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Tuesday, 29 June 2010

Neo-Nazi White returns to court (USA)

William A. White, Roanoke's most vociferous racist and the self-proclaimed commander of a neo-Nazi organization, again faces criminal charges.

The 7th U.S. Circuit Court of Appeals, in a decision released Monday, reinstated a charge that White encouraged violence against the foreman of a Chicago jury that convicted a fellow white supremacist years ago.

"Although First Amendment speech protections are far-reaching, there are limits," a three-judge panel from the court wrote.

The ruling reverses a judge's dismissal of the charge on free-speech grounds last July, before White was convicted of similar charges in Roanoke.

White, serving a two-and-a-half-year prison sentence, now faces the prospect of being returned to Chicago. He is charged with posting the name, address and telephone number of the foreman of a jury that convicted neo-Nazi leader Matthew Hale in 2004 of plotting to have a federal judge killed.

Although White made no direct threats against the juror, prosecutors had argued that his words must be viewed in the context of other material on overthrow.com, the now-defunct website that carried his inflammatory rhetoric.

The court of appeals noted that White once wrote that "everyone associated with the Matt Hale trial has deserved assassination for a long time."

White, who moved to Roanoke in 2004 and created the American National Socialist Workers Party, is currently serving time in a federal prison in Beckley, W.Va.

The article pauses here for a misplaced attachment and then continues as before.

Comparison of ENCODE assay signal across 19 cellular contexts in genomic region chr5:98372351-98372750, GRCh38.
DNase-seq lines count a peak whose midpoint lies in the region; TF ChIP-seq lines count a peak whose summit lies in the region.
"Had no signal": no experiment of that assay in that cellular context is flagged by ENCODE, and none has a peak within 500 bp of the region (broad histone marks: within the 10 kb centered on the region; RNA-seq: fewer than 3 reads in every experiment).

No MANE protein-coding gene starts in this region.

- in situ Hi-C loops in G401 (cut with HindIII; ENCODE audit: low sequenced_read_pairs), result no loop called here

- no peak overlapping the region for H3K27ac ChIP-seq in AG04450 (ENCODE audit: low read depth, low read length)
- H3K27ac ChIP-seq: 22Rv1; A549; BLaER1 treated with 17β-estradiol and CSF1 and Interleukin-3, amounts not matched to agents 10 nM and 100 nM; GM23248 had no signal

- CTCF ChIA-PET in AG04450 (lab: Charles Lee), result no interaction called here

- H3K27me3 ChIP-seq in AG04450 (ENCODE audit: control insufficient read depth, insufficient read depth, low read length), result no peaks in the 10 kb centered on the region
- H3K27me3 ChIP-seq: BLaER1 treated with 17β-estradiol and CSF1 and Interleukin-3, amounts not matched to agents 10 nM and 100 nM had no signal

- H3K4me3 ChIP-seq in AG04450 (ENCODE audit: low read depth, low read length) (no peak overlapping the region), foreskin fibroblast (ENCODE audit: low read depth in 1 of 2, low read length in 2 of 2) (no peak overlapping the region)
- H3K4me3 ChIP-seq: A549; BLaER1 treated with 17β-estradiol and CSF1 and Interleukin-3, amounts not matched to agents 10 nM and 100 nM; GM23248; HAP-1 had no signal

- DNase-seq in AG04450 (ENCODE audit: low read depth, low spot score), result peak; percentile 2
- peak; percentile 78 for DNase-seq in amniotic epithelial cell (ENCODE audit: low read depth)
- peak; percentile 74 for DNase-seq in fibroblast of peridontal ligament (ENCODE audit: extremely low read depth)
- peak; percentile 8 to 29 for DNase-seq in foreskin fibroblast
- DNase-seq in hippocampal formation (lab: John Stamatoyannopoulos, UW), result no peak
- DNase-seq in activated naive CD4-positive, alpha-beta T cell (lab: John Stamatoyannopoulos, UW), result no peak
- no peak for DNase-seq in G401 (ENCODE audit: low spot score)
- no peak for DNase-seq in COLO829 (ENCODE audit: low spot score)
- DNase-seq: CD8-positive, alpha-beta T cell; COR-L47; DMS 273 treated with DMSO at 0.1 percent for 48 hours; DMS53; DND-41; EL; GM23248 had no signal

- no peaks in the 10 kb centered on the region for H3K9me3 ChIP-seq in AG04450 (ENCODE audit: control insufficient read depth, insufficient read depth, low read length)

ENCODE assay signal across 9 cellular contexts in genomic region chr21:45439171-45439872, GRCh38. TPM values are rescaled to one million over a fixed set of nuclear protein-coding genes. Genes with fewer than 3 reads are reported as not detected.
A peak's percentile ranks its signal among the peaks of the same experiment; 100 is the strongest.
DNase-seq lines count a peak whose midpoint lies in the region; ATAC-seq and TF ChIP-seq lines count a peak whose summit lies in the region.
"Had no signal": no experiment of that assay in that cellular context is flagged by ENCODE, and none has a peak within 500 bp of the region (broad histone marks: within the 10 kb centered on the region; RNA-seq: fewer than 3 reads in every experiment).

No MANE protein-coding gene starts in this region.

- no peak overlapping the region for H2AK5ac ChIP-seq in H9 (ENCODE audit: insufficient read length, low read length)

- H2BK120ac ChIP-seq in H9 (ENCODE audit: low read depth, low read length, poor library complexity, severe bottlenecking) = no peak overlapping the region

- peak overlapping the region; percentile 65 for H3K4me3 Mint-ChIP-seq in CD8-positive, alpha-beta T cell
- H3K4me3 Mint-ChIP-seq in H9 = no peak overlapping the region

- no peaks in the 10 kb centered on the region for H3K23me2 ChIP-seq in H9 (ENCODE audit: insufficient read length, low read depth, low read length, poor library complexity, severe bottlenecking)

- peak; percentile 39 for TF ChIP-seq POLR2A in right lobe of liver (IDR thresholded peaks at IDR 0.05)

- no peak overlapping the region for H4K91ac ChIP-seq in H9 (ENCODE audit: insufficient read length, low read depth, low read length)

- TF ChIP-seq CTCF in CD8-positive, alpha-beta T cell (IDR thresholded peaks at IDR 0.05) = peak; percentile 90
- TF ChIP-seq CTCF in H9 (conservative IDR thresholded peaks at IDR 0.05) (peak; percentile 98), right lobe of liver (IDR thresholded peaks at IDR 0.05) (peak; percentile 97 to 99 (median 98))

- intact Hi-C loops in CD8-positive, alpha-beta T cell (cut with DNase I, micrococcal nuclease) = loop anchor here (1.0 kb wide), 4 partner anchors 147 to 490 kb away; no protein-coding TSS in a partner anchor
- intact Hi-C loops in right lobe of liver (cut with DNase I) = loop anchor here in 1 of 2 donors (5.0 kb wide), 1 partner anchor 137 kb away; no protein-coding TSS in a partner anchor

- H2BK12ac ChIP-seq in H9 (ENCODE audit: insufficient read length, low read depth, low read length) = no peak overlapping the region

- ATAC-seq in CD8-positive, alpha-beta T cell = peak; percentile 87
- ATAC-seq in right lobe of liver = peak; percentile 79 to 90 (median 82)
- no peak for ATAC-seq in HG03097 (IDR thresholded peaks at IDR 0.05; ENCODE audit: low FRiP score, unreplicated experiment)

After years of pushing the line between free speech and illegal conduct, he was convicted in December of making racially motivated threats against people in Missouri, Delaware and Virginia.

Nishay Sanan, a Chicago attorney who represents White, said he plans to ask the full court of appeals to review Monday's decision.

In dismissing the charge last July, U.S. District Court Judge Lynn Adelman noted that White broke no laws when he dug up the publicly available contact information for the juror and posted it to overthrow.com.

As for the government's argument that White's intent to have the juror harmed was betrayed by other posts on a website viewed by violent racists, Adelman wrote: "An intimidating context alone does not remove the protection of the First Amendment."
That may be true, the higher court conceded. But such a question should be decided by a jury at trial, it said, not by a judge on a motion to dismiss.

Whether White is guilty of soliciting harm against the juror turns on his intent at the time he made the posts, which can best be determined once a jury hears additional evidence, the court ruled.

The ruling appears to open the door for prosecutors to bring up other posts on overthrow.com in which White has written that the "enemies" of the white supremacy movement should be harassed, intimidated and lynched.

Shortly before he was arrested in October 2008, White was preparing to distribute a magazine with then-presidential candidate Barack Obama on the cover. The illustration showed Obama's head in the sights of an assassin's rifle, with the cross hairs extended to form a swastika. Below the image was the headline:
"Kill this n-----?"

When White's appeal was argued earlier this year, appellate Judge Richard Posner picked up on the government's assertion that White's carefully selected words amounted to a coded solicitation.

Posner brought up the words of King Henry II of England, who supposedly once asked aloud, "Will no one rid me of this pestilent priest?" before his knights took the hint and killed Thomas Becket.

Queried by Posner about the case, Sanan said the king should be given the same protection today that White was afforded under the First Amendment.

"Not punishable?" Posner retorted. "You're kidding."